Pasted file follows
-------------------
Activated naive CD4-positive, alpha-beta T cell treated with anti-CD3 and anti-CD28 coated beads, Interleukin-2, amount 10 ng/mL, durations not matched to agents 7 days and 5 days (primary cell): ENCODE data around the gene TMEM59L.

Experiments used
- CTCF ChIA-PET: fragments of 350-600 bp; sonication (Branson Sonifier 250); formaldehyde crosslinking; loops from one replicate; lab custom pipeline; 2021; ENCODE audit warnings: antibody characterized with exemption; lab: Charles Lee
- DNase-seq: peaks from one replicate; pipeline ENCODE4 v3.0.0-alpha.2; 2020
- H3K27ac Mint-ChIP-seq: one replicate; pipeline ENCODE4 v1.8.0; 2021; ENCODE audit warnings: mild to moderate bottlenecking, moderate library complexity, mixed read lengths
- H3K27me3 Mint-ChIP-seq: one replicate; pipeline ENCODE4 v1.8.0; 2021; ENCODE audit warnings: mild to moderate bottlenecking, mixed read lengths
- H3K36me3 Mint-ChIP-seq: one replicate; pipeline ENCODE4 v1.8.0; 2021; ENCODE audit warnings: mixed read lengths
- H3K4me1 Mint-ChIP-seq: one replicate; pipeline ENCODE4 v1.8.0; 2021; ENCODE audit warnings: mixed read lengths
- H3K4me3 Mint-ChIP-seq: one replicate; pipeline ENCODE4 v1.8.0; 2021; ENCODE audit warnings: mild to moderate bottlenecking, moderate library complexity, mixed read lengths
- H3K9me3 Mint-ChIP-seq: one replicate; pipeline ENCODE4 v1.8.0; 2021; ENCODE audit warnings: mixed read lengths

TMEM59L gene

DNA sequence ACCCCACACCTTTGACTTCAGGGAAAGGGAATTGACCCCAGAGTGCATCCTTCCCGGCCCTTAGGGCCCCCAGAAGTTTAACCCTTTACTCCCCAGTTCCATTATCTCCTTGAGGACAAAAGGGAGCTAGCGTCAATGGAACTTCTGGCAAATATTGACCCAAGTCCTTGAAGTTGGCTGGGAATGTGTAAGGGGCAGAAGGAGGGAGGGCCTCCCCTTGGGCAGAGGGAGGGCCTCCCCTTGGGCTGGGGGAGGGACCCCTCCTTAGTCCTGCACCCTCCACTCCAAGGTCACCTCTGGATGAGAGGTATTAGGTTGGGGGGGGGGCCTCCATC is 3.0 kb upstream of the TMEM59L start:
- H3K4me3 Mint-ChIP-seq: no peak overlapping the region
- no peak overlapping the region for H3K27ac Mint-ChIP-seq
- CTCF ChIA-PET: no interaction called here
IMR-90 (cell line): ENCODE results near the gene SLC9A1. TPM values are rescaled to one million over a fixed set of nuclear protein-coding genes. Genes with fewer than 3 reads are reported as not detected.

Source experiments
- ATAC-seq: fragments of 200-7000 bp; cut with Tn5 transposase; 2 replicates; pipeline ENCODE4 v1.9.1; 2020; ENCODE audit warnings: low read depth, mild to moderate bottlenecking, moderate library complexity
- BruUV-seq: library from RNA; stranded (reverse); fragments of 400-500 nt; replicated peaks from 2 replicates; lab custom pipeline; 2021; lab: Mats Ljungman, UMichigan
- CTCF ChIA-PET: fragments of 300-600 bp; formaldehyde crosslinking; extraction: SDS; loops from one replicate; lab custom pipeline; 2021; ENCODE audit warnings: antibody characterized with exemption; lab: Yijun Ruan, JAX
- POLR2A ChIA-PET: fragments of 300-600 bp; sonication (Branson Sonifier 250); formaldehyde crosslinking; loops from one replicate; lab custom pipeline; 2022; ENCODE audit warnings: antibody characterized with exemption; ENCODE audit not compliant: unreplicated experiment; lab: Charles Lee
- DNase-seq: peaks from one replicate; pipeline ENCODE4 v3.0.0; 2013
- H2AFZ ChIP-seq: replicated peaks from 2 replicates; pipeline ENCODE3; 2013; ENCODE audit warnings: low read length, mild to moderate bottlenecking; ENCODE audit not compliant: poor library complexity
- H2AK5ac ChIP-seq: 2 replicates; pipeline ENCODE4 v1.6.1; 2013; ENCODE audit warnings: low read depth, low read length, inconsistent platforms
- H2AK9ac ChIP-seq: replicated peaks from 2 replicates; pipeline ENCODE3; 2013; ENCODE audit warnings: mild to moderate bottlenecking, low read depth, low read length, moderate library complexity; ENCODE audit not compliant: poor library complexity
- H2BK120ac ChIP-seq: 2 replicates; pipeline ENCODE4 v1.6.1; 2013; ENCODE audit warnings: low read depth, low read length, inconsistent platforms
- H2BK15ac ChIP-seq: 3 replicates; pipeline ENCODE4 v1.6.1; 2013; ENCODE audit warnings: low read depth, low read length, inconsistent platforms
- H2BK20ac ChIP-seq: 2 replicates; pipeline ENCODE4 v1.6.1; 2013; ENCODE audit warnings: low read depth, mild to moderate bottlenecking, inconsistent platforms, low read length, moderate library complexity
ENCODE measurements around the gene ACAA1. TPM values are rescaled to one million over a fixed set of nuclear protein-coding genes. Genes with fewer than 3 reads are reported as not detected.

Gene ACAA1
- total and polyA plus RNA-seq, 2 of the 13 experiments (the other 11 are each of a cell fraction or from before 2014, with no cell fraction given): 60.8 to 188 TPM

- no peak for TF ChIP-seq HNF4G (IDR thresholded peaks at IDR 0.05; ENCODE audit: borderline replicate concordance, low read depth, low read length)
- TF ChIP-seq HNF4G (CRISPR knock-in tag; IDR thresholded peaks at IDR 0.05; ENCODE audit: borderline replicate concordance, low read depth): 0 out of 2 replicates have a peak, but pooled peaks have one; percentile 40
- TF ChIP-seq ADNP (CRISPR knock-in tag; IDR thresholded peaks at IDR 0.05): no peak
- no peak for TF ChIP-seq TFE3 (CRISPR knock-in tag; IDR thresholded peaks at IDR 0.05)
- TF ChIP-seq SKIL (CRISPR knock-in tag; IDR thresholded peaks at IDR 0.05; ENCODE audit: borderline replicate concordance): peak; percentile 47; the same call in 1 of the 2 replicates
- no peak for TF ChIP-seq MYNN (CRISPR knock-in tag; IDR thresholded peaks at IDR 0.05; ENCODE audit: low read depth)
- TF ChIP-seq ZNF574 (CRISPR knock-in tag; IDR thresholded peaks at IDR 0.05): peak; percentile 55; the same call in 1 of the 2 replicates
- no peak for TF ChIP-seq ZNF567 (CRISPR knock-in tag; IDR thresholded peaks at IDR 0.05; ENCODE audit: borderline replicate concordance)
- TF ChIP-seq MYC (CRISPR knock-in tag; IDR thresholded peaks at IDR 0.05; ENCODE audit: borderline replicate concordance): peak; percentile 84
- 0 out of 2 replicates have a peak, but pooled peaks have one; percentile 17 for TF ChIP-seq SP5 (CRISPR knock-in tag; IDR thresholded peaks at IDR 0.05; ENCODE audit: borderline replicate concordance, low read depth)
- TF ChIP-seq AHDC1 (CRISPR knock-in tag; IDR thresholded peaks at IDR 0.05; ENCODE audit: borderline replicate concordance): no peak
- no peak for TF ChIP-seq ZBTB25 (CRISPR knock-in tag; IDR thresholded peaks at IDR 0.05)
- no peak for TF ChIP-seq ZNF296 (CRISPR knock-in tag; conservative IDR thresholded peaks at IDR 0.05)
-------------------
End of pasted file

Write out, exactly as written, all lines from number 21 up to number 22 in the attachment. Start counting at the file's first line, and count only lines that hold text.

- POLR2A ChIA-PET: fragments of 300-600 bp; sonication (Branson Sonifier 250); formaldehyde crosslinking; loops from one replicate; lab custom pipeline; 2022; ENCODE audit warnings: antibody characterized with exemption; ENCODE audit not compliant: unreplicated experiment; lab: Charles Lee
- DNase-seq: peaks from one replicate; pipeline ENCODE4 v3.0.0; 2013